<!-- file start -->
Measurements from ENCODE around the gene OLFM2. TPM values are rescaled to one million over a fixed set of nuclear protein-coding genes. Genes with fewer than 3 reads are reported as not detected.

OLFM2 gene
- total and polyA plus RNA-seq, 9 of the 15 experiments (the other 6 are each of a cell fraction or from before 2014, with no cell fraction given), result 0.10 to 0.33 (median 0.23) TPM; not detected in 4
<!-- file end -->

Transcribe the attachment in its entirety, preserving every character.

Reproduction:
Measurements from ENCODE around the gene OLFM2. TPM values are rescaled to one million over a fixed set of nuclear protein-coding genes. Genes with fewer than 3 reads are reported as not detected.

OLFM2 gene
- total and polyA plus RNA-seq, 9 of the 15 experiments (the other 6 are each of a cell fraction or from before 2014, with no cell fraction given), result 0.10 to 0.33 (median 0.23) TPM; not detected in 4